Lens #2: Revenue
As we’re thinking about revenue, our goal is to stabilize and then return to a place of growth. Some industries are thriving right now, while others are understandably struggling.
Below are a few strategies:
- As you are looking at your organization, you want to identify your most productive verticals right now. Then on the other side of that coin, consider how do you mitigate your at-risk verticals. You may have a vertical that is shut down or high risk. You may have to readjust your pipeline for those verticals so you can focus on others that are going to be the most productive in the short term– and even through the rest of this year.
- It will be critical that we not retreat from our customers. Be very forward facing with them, and connect with them. Reach out to all prospects and customers in your pipeline and ask what they’re seeing in their businesses. Some customers might be ready to move forward. Other customers might be in a holding pattern. Adjust accordingly and meet them where they are. If we’re forward facing in the marketplace, we’ll be remembered when we get to the other side of the crisis.
- Finally, you may need to reframe your pipeline, especially if you have at-risk verticals. This could include altering forecasts of closing new business. Taking a very honest assessment of the pipeline will help you to know where you are today so you can make appropriate adjustments in your sales activities.
Lens #3: Operational Performance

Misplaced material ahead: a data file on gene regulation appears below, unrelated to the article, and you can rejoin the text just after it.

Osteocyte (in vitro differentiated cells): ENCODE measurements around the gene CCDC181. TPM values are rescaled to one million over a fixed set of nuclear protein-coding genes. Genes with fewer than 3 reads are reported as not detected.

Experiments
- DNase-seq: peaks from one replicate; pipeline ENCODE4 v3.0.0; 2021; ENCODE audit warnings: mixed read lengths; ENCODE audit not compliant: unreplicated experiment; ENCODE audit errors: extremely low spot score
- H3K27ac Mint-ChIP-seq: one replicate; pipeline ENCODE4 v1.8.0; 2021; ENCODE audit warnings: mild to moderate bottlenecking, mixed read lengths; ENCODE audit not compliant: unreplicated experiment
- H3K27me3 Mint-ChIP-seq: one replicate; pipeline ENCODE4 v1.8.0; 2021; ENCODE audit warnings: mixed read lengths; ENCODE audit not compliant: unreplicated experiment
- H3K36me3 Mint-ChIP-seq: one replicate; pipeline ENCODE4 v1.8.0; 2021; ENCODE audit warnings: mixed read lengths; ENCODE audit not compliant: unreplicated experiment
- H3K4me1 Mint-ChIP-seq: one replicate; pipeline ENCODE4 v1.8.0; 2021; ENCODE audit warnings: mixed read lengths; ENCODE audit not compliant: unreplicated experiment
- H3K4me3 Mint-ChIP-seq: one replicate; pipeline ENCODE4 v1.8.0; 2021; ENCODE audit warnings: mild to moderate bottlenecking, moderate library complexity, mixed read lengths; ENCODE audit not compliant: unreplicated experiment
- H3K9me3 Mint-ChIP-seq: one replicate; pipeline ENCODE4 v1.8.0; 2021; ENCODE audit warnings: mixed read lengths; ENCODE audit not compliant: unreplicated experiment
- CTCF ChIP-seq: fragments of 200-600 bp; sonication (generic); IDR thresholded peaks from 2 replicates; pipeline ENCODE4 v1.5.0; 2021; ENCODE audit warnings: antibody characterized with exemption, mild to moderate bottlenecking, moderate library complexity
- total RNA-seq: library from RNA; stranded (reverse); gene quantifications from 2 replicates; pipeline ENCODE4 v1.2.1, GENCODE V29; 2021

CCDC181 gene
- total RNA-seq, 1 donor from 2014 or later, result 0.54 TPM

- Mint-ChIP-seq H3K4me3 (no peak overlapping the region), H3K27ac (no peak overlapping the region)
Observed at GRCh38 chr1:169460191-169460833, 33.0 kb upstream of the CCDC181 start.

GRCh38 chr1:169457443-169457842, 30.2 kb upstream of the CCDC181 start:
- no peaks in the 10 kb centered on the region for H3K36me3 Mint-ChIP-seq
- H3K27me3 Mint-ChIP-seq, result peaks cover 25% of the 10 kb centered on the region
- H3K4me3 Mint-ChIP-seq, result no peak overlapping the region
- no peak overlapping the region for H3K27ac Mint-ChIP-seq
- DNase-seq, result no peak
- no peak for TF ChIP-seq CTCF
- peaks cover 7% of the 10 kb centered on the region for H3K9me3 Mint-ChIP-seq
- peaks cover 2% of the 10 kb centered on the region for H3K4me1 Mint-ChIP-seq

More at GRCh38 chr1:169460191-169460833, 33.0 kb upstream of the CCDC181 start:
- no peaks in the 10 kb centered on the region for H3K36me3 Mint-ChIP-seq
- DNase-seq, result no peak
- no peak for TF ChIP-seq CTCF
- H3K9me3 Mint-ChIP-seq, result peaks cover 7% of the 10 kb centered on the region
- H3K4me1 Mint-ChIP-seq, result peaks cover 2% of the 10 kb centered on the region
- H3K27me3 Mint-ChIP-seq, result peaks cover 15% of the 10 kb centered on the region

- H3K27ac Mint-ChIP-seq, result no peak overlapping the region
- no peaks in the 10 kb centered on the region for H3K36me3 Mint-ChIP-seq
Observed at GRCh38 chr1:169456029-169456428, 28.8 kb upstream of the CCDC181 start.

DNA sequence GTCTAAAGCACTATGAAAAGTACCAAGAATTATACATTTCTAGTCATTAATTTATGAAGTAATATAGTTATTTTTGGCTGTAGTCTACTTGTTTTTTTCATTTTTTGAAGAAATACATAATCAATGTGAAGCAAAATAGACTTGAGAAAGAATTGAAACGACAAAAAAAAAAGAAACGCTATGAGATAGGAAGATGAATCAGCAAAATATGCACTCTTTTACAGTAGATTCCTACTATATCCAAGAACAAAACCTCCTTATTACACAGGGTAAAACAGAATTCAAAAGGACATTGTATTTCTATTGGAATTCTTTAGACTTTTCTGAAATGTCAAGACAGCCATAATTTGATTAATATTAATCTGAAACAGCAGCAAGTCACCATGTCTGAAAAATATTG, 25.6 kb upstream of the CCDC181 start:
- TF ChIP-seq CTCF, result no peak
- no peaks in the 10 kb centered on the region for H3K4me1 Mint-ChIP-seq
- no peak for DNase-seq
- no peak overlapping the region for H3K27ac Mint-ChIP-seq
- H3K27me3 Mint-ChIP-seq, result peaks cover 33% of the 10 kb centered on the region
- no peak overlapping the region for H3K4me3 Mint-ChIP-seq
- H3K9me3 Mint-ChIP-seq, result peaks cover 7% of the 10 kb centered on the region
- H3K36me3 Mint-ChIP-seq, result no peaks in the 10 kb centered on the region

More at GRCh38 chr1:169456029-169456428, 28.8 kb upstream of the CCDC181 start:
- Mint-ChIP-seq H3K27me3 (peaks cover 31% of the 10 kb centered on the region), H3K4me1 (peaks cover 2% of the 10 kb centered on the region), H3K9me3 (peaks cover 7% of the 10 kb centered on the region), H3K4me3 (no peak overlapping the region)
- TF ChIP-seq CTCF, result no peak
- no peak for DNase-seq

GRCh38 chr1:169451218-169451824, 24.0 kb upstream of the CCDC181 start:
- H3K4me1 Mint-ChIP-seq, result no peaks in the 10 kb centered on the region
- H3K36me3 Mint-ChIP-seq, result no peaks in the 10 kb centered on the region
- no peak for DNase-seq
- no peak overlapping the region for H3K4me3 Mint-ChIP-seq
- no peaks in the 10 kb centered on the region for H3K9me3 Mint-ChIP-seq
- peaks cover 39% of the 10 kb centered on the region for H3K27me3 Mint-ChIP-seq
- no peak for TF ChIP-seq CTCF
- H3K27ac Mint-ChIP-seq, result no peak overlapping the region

This last lens relates to team and productivity. What are your daily touch points? Do you need to shift your pace or method of communication? How do they provide updates so that you have a sense of what work is occurring? Below are some strategies to assist with daily productivity:
- If you are someone who’s in an individual contributor role, I’d encourage you to proactively engage your leader. Talk through the items you’re working to accomplish this week and this quarter. It can be a two-way dialogue. A leader will appreciate the proactive reach out, rather than you waiting to be engaged by them.
- Remember to keep perspective and keep your energy up. In a continued state of disruption, it’s easy for change fatigue to set in. It’s easy for energy to be zapped. I’m reminded of some clients who were going through major transformations in multiple segments of their business, even before COVID landed on them. So now you have change coupled with even more change. Find ways to insert energy into your days and encourage your team to do the same.
- Our role is to continue building trust and providing confidence through this chaos and to solve problems.
When we’re disrupted so quickly and thoroughly, we can find ourselves in survival mode for a time. Then as decisions and actions come into play and some time passes, we’re ideally finding ourselves thriving in a new normal. We now have these new learnings that will make us better in the future. We can’t go back; we can only go forward. It’s our choice to move forward with optimism and agility, in the service of our teams and customers.
Be sure to read my other article from this series, all about building social capital and strategic relationships in disruptive times.